Caddoan Archeology Journal
The Hudnall-Pirtle (41RK4) site is situated on a large T-1 alluvial terrace of the Sabine River in northern Rusk County of Texas. This part of Texas, comm.only referred to as Northeast Texas, is part of the Southern Gulf Coastal Plain, a relatively level, sloping plain formed by pre-Pleistocene embayments of the Gulf of Mexico. From a biogeographical perspective, the site is located in the Oak-Hickory-Pine Forest. This area represents the western extension of the Southern coniferous forests, and is dominated by shortleaf, longleaf, slash, and loblolly pine trees (Jordan, Bean, and Holmes 1984:28). In the floodplains of rivers and major creeks of Northeast Texas, the dominant vegetation is hardwood trees, including oak, hickory, elm, and gum. Soils consist of light colored to dark colored sands and sandy loams, with denser clays in the floodplains of major rivers and creek. The soils have been heavily leached by relatively high rainfall that ranges between 40 and 50 inches per year (Bomar 1983). Soils are generally acid, causing poor preservation of faunal remains in archeological deposits.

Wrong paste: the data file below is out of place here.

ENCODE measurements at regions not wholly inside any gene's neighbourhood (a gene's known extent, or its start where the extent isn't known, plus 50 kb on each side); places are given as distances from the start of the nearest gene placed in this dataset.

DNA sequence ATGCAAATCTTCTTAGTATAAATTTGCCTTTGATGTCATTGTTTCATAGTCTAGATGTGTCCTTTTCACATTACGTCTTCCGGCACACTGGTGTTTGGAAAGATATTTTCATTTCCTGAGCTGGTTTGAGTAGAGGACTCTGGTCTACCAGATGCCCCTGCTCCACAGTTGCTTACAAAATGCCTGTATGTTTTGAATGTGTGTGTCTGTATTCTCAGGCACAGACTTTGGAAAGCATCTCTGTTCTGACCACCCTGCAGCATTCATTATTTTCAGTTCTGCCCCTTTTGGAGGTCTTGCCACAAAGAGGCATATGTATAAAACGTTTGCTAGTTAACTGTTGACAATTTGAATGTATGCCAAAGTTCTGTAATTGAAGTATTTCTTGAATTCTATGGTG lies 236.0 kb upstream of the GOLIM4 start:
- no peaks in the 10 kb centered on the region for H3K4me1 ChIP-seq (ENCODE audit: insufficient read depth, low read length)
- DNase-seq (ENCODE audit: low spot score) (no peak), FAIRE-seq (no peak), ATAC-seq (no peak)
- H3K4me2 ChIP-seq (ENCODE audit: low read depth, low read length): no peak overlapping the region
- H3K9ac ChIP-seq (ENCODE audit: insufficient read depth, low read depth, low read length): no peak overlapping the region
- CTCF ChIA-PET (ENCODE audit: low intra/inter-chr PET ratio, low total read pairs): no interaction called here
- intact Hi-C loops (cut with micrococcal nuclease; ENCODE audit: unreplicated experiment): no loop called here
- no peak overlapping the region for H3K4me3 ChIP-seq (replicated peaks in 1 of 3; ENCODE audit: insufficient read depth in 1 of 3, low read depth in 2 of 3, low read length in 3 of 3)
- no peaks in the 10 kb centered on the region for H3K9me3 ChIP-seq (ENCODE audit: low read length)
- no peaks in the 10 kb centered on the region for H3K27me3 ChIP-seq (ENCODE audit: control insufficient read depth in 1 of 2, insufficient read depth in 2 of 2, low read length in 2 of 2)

Burseth, James E.
"Hudnall-Pirtle Site: An Early Caddoan Mound Complex in Northeast Texas,"
Index of Texas Archaeology: Open Access Gray Literature from the Lone Star State: Vol. 1991
, Article 15.
Available at: https://scholarworks.sfasu.edu/ita/vol1991/iss1/15
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